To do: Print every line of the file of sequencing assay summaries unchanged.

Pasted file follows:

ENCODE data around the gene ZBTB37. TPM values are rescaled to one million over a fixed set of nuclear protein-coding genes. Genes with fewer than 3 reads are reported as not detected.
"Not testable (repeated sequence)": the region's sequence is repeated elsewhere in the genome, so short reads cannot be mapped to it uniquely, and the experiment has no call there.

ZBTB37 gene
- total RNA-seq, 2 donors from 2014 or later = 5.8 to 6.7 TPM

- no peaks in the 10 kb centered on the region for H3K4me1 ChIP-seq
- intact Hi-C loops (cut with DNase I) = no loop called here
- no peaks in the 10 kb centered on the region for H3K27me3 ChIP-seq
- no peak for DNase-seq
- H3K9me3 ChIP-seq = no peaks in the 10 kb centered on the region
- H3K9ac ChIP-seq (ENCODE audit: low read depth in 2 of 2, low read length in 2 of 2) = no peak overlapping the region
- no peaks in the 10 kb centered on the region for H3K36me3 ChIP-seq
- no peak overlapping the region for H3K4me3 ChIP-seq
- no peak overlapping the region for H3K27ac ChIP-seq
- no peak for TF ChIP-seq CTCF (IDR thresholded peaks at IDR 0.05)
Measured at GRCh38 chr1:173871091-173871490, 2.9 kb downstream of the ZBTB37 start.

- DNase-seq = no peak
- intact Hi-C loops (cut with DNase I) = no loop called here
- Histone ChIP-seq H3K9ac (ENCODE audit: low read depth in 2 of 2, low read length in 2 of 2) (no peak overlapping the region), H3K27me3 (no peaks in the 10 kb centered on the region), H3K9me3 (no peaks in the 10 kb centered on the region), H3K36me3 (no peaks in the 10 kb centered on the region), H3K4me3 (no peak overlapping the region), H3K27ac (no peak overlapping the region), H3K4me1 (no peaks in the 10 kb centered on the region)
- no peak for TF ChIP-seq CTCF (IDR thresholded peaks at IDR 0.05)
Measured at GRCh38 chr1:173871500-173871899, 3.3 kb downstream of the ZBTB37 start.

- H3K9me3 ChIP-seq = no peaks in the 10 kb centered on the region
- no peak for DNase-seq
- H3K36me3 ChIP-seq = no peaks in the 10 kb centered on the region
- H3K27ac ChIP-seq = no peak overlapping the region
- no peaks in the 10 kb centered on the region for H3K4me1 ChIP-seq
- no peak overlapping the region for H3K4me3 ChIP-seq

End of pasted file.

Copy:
ENCODE data around the gene ZBTB37. TPM values are rescaled to one million over a fixed set of nuclear protein-coding genes. Genes with fewer than 3 reads are reported as not detected.
"Not testable (repeated sequence)": the region's sequence is repeated elsewhere in the genome, so short reads cannot be mapped to it uniquely, and the experiment has no call there.

ZBTB37 gene
- total RNA-seq, 2 donors from 2014 or later = 5.8 to 6.7 TPM

- no peaks in the 10 kb centered on the region for H3K4me1 ChIP-seq
- intact Hi-C loops (cut with DNase I) = no loop called here
- no peaks in the 10 kb centered on the region for H3K27me3 ChIP-seq
- no peak for DNase-seq
- H3K9me3 ChIP-seq = no peaks in the 10 kb centered on the region
- H3K9ac ChIP-seq (ENCODE audit: low read depth in 2 of 2, low read length in 2 of 2) = no peak overlapping the region
- no peaks in the 10 kb centered on the region for H3K36me3 ChIP-seq
- no peak overlapping the region for H3K4me3 ChIP-seq
- no peak overlapping the region for H3K27ac ChIP-seq
- no peak for TF ChIP-seq CTCF (IDR thresholded peaks at IDR 0.05)
Measured at GRCh38 chr1:173871091-173871490, 2.9 kb downstream of the ZBTB37 start.

- DNase-seq = no peak
- intact Hi-C loops (cut with DNase I) = no loop called here
- Histone ChIP-seq H3K9ac (ENCODE audit: low read depth in 2 of 2, low read length in 2 of 2) (no peak overlapping the region), H3K27me3 (no peaks in the 10 kb centered on the region), H3K9me3 (no peaks in the 10 kb centered on the region), H3K36me3 (no peaks in the 10 kb centered on the region), H3K4me3 (no peak overlapping the region), H3K27ac (no peak overlapping the region), H3K4me1 (no peaks in the 10 kb centered on the region)
- no peak for TF ChIP-seq CTCF (IDR thresholded peaks at IDR 0.05)
Measured at GRCh38 chr1:173871500-173871899, 3.3 kb downstream of the ZBTB37 start.

- H3K9me3 ChIP-seq = no peaks in the 10 kb centered on the region
- no peak for DNase-seq
- H3K36me3 ChIP-seq = no peaks in the 10 kb centered on the region
- H3K27ac ChIP-seq = no peak overlapping the region
- no peaks in the 10 kb centered on the region for H3K4me1 ChIP-seq
- no peak overlapping the region for H3K4me3 ChIP-seq